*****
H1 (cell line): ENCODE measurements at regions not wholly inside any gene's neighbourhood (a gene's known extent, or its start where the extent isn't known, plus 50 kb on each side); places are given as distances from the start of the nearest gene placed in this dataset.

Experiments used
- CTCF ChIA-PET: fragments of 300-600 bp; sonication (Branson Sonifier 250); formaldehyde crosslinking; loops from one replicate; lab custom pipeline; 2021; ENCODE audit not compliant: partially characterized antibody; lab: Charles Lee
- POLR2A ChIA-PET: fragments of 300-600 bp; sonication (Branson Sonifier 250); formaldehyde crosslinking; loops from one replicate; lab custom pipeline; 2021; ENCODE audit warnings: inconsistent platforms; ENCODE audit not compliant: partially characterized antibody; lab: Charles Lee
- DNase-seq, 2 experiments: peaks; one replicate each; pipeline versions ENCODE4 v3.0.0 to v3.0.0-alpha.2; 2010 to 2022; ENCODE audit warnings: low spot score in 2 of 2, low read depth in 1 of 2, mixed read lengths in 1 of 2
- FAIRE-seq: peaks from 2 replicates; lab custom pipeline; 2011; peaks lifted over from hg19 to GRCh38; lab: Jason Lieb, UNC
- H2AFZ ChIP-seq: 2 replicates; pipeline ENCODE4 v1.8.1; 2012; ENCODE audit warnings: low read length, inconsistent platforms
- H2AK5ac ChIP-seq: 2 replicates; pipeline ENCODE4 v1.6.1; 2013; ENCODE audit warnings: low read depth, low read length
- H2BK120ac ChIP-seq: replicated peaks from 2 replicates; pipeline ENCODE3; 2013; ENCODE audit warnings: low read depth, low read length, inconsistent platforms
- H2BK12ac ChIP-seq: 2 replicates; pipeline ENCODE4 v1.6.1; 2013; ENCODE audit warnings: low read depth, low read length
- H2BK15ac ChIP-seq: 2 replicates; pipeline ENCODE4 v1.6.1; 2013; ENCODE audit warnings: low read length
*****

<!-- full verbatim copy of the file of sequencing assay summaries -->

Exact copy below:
H1 (cell line): ENCODE measurements at regions not wholly inside any gene's neighbourhood (a gene's known extent, or its start where the extent isn't known, plus 50 kb on each side); places are given as distances from the start of the nearest gene placed in this dataset.

Experiments used
- CTCF ChIA-PET: fragments of 300-600 bp; sonication (Branson Sonifier 250); formaldehyde crosslinking; loops from one replicate; lab custom pipeline; 2021; ENCODE audit not compliant: partially characterized antibody; lab: Charles Lee
- POLR2A ChIA-PET: fragments of 300-600 bp; sonication (Branson Sonifier 250); formaldehyde crosslinking; loops from one replicate; lab custom pipeline; 2021; ENCODE audit warnings: inconsistent platforms; ENCODE audit not compliant: partially characterized antibody; lab: Charles Lee
- DNase-seq, 2 experiments: peaks; one replicate each; pipeline versions ENCODE4 v3.0.0 to v3.0.0-alpha.2; 2010 to 2022; ENCODE audit warnings: low spot score in 2 of 2, low read depth in 1 of 2, mixed read lengths in 1 of 2
- FAIRE-seq: peaks from 2 replicates; lab custom pipeline; 2011; peaks lifted over from hg19 to GRCh38; lab: Jason Lieb, UNC
- H2AFZ ChIP-seq: 2 replicates; pipeline ENCODE4 v1.8.1; 2012; ENCODE audit warnings: low read length, inconsistent platforms
- H2AK5ac ChIP-seq: 2 replicates; pipeline ENCODE4 v1.6.1; 2013; ENCODE audit warnings: low read depth, low read length
- H2BK120ac ChIP-seq: replicated peaks from 2 replicates; pipeline ENCODE3; 2013; ENCODE audit warnings: low read depth, low read length, inconsistent platforms
- H2BK12ac ChIP-seq: 2 replicates; pipeline ENCODE4 v1.6.1; 2013; ENCODE audit warnings: low read depth, low read length
- H2BK15ac ChIP-seq: 2 replicates; pipeline ENCODE4 v1.6.1; 2013; ENCODE audit warnings: low read length